Limitless works best early, when it concentrates on Eddie’s drug-fueled professional and personal revival. We can see the excesses that will come back to haunt him. There’s nothing new to that arc, although Cooper’s performance—including his voiceover—draws us in quickly. If there’s a disappointing aspect to Eddie’s renaissance, it’s that director Neil Burger (The Illusionist) visualizes Eddie’s NZT-enhanced view of the world through tired devices such as yellow filters and a few distorted lenses. That makes it hard to believe, from what we see through Eddie’s eyes, that NZT taps into anything beyond the standard hallucinogenic powers of other drug trips visualized more potently in earlier films.
Also buckling under the weight of the story’s different emphases is Eddie’s romance with Lindy. She leaves him, then comes back later, after Eddie has become successful. She gets drawn into Eddie’s NZT dealing, apparently for the purpose of being placed in danger. In the film’s most preposterous scene, she fends off a knife-wielding man by swinging a small child at her pursuer. With that, she serves her character’s purpose.
As a launching pad for Bradley Cooper as a leading man, Limitless shows promise. Eddie’s character isn’t written in a way that makes us care deeply about him, but Cooper’s magnetism and appeal are undeniable. Future roles will tell the tale of whether Limitless was the launching pad for a successful career as a top-billed actor, but the film does confirm the comeback of De Niro, who, until Stone, hadn’t given many memorable performances in recent years.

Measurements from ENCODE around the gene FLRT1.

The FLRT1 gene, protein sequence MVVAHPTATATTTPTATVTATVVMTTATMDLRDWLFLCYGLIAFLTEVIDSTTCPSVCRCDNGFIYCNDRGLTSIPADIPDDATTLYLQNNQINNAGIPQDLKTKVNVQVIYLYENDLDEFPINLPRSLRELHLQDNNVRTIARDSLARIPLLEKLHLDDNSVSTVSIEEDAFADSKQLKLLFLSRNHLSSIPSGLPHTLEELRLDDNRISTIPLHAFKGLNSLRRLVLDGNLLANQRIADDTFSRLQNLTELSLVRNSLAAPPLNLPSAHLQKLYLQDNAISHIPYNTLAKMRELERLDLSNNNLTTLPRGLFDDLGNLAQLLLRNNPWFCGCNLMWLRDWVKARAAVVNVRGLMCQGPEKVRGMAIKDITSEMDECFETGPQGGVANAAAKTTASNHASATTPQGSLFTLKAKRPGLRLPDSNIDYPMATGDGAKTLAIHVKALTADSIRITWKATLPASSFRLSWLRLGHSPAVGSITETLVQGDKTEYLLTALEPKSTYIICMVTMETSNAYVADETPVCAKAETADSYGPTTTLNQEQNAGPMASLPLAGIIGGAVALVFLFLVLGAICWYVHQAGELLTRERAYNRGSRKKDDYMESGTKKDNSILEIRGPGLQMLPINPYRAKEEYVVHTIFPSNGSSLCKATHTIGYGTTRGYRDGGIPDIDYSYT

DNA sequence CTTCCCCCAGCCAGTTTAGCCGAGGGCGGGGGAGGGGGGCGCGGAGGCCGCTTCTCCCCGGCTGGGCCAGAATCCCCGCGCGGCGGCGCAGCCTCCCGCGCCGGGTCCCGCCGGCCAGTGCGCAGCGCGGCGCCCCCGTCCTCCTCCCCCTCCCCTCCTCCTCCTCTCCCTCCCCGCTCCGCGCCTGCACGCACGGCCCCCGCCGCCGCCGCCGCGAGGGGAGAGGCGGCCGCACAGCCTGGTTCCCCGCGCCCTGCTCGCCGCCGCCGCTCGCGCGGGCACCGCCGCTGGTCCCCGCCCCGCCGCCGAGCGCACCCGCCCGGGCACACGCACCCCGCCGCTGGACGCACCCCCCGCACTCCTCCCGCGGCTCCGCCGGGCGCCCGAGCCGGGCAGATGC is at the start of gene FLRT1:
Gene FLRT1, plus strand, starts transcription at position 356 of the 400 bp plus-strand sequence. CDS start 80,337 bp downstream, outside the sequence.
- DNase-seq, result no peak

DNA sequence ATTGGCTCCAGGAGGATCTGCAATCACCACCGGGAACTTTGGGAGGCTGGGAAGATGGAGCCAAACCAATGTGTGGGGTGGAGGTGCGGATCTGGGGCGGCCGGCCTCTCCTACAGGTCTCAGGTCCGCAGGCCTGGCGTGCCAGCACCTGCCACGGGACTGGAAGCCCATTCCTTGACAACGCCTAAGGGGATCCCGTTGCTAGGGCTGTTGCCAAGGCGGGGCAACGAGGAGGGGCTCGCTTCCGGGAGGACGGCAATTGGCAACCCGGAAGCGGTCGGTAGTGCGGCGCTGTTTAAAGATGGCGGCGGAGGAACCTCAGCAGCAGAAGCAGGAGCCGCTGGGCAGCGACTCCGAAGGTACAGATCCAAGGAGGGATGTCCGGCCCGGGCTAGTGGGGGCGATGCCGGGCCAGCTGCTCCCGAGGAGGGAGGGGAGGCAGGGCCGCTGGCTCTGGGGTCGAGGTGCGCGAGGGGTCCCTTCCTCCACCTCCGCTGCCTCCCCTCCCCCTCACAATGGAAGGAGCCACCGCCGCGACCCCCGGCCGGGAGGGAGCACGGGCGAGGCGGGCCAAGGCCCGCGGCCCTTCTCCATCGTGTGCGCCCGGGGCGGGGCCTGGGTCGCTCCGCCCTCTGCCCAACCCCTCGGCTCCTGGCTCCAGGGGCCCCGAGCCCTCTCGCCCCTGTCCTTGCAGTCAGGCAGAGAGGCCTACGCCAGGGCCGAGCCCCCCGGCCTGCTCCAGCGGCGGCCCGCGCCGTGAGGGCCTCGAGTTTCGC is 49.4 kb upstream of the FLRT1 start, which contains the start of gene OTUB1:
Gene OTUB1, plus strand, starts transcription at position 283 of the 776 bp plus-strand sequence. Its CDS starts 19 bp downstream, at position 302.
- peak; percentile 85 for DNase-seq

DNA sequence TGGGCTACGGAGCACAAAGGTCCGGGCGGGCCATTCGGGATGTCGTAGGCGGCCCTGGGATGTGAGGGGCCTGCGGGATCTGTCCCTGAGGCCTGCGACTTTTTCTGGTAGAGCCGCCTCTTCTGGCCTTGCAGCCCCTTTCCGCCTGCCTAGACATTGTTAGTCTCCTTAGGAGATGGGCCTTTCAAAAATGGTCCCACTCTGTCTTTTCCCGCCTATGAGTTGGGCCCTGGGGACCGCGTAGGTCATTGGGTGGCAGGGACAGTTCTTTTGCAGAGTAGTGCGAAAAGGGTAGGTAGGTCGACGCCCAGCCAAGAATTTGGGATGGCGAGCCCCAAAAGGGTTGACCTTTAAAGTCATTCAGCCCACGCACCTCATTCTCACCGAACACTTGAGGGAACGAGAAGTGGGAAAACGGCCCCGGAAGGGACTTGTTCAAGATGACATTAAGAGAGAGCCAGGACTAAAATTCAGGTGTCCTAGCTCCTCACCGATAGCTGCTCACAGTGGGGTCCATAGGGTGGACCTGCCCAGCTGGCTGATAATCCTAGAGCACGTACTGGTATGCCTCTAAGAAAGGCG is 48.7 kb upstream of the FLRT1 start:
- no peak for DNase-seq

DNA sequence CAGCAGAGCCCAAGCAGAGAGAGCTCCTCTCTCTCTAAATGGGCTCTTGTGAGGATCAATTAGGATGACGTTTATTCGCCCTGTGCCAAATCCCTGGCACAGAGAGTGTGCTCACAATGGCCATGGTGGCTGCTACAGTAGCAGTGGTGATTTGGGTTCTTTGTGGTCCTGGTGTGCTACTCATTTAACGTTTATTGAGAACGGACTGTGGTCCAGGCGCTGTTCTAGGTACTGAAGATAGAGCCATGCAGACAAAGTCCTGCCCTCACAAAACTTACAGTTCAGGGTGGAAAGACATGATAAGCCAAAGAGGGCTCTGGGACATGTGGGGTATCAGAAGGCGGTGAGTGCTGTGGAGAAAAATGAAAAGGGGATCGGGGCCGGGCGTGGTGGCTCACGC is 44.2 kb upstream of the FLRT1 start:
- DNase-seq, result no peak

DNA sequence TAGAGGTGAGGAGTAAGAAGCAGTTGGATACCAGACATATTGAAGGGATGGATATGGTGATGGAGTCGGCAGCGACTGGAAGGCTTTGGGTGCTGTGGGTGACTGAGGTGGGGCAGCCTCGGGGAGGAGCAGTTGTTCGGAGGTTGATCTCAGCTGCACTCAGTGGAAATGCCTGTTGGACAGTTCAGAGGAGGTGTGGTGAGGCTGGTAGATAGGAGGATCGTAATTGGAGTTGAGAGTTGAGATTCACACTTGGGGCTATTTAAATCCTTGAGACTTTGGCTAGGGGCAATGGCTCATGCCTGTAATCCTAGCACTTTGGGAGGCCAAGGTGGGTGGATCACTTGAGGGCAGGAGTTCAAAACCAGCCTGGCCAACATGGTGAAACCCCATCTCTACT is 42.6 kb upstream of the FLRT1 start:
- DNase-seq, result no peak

Although Limitless has its limits as compelling storytelling, it also offers lessons about the downside of drug addiction and the price of short-term gains that come with long-term costs. Those lessons come wrapped in a PG-13-rated package that includes scenes of drug use, sexuality and violence. Read the “Cautions” section below for more details, and make sure you know your own limits before seeing Limitless.
- Language/Profanity: “Oh, my God”; “a-s”; “holy s-it”; “sh-tty”; “Jesus”; the “f”-word; “p-ss”; “b-tch.”
- Alcohol/Smoking/Drugs: Eddie and Vernon go for a drink at 2 in the afternoon; Eddie steals Percocet; Eddie says he hasn’t had a cigarette for six hours; Vern drinks.
- Sex/Nudity: Man on toilet; sex is heard more than once, but only feet and legs are shown; Lindy is shown in bed, in night clothes, talking to Eddie, who’s at the window; a woman takes Eddie to a room, kisses him and pulls him on to a bed; kissing.
- Violence/Crime: Dead bodies lay on the floor; a man prepares to jump from a high ledge; vomiting; a dead man has a bullet wound in his head and blood on his face and chest; a thug threatens a grisly death for Eddie; Eddie fights off a gang of thugs; a woman is murdered; car accident; two men are stabbed and Lindy is stalked by a killer; severed hands shown, once with a middle finger extended; Eddie licks another man’s blood as it pools on the floor; a needle pushed into a man’s eye; TV set slammed into a man; gun shots; a man pushed through a large glass window; a man is bound and has mouth taped shut.
- Religion/Morals: Reference to an earlier marriage; man said he walked out on his wife; Eddie and Lindy live together; a man says, “I was blind but now I see”; a reference to someone being “a prophet of our times” and “God.”